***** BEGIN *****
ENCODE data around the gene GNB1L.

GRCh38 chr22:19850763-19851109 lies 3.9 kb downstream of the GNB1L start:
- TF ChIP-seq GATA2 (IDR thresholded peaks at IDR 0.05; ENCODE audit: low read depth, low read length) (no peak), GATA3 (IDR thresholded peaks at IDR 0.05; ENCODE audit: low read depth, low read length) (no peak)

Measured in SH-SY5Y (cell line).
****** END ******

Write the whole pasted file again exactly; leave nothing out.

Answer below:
ENCODE data around the gene GNB1L.

GRCh38 chr22:19850763-19851109 lies 3.9 kb downstream of the GNB1L start:
- TF ChIP-seq GATA2 (IDR thresholded peaks at IDR 0.05; ENCODE audit: low read depth, low read length) (no peak), GATA3 (IDR thresholded peaks at IDR 0.05; ENCODE audit: low read depth, low read length) (no peak)

Measured in SH-SY5Y (cell line).